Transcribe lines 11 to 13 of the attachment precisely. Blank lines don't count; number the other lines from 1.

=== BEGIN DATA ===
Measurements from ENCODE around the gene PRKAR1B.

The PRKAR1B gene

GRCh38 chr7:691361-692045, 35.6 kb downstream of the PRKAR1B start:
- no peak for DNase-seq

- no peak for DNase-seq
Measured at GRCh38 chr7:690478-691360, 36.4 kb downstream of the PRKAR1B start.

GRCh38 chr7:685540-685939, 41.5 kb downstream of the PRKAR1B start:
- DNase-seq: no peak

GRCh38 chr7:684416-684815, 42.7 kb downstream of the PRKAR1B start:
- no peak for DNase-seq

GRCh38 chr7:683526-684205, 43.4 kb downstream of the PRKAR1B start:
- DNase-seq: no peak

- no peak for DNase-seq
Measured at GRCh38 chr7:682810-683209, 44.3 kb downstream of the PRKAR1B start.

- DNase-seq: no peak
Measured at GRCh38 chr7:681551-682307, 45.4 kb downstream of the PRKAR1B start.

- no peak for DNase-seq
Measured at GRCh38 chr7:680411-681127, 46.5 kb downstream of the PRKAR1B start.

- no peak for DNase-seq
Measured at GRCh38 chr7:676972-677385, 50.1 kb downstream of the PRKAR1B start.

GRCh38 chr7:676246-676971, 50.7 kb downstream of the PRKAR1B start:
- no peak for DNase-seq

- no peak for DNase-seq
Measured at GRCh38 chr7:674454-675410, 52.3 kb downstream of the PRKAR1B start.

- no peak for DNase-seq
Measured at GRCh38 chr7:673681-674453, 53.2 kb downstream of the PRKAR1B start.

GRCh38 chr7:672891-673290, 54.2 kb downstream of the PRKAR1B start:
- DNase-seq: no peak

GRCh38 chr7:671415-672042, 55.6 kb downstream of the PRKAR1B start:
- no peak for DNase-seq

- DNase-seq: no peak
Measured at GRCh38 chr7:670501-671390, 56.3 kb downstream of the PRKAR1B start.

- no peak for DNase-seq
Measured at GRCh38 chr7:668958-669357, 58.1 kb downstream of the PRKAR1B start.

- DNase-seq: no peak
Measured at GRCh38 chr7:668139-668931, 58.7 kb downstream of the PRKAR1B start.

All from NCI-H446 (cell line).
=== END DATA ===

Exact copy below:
GRCh38 chr7:683526-684205, 43.4 kb downstream of the PRKAR1B start:
- DNase-seq: no peak

- no peak for DNase-seq